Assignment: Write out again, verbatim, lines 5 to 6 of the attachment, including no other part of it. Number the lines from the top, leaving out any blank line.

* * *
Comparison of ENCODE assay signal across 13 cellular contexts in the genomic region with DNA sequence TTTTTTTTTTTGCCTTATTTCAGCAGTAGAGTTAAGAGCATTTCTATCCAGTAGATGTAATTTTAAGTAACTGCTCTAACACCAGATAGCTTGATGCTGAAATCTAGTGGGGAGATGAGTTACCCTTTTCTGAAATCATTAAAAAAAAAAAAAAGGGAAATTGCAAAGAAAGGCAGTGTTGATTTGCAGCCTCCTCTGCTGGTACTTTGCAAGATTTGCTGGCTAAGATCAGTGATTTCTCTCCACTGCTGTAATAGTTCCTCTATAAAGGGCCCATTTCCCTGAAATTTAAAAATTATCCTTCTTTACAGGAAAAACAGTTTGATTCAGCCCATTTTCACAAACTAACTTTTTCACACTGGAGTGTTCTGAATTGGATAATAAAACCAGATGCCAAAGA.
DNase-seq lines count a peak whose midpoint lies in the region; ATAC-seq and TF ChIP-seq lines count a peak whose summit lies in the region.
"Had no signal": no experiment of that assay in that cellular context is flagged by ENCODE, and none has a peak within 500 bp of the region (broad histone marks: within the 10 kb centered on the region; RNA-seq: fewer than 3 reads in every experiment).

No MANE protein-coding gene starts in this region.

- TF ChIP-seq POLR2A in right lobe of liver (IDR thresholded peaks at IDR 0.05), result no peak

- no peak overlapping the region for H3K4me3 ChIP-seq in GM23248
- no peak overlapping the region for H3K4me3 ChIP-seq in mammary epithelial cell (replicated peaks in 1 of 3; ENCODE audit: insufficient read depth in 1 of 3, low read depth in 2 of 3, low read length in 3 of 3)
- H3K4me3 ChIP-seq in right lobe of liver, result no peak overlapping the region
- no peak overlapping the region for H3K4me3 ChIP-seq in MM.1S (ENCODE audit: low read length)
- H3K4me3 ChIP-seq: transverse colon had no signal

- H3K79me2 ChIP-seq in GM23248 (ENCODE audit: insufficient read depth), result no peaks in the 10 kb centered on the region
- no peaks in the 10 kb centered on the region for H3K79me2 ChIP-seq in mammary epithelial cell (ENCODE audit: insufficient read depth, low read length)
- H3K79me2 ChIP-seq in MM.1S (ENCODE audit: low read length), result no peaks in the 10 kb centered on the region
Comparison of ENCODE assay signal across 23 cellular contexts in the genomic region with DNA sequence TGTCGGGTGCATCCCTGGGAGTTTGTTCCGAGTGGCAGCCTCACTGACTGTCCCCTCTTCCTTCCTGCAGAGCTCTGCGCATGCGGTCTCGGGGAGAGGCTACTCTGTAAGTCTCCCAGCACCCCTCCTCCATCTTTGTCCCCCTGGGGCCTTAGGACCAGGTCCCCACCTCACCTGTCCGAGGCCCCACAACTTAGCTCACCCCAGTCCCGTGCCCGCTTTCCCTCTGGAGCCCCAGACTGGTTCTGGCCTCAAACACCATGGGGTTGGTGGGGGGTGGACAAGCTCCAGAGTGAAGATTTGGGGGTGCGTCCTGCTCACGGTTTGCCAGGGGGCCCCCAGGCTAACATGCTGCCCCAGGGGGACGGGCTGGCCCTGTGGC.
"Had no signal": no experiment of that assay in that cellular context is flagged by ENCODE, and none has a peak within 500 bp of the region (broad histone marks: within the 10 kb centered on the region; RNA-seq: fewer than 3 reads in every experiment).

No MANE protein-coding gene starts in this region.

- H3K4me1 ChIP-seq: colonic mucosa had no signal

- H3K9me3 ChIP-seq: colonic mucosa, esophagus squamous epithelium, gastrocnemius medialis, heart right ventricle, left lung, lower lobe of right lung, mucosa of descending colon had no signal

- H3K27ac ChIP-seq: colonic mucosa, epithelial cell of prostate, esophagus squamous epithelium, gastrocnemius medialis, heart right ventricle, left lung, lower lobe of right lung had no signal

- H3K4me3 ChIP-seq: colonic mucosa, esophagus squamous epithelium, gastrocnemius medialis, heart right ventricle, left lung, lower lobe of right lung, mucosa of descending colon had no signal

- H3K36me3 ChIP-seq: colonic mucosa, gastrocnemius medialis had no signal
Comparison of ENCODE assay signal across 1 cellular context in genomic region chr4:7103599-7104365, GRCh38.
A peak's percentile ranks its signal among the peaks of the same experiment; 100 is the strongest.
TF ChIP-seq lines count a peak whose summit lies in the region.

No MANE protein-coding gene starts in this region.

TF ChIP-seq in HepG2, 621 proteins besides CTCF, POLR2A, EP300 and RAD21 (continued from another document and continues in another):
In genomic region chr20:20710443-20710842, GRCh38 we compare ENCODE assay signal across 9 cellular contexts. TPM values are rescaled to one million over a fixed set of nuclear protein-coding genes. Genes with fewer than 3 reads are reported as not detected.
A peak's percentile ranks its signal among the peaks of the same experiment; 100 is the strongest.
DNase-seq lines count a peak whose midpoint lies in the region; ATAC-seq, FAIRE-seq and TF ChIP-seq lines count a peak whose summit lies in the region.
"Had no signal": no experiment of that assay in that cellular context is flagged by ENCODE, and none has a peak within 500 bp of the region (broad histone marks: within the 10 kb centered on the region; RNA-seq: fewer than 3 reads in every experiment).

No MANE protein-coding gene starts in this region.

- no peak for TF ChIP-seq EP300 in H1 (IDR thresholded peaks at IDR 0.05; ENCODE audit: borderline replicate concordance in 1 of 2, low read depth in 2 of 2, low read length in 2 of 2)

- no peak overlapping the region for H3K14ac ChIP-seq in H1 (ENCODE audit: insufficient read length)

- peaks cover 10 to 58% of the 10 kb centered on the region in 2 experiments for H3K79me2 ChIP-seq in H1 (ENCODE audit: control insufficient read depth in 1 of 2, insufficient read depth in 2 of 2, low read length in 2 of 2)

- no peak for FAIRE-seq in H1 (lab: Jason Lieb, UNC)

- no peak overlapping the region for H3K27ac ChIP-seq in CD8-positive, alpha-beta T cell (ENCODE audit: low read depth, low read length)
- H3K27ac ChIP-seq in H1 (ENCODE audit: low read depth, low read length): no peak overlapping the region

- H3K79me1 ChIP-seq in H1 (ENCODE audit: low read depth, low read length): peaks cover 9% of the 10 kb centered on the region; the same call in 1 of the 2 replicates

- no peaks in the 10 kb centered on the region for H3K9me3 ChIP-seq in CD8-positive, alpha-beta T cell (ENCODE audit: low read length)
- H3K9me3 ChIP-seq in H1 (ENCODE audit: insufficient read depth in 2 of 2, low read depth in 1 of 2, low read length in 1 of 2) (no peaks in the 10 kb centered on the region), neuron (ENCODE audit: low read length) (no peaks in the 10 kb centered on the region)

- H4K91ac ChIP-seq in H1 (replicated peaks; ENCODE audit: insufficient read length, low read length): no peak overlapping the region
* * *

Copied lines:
- TF ChIP-seq POLR2A in right lobe of liver (IDR thresholded peaks at IDR 0.05), result no peak

- no peak overlapping the region for H3K4me3 ChIP-seq in GM23248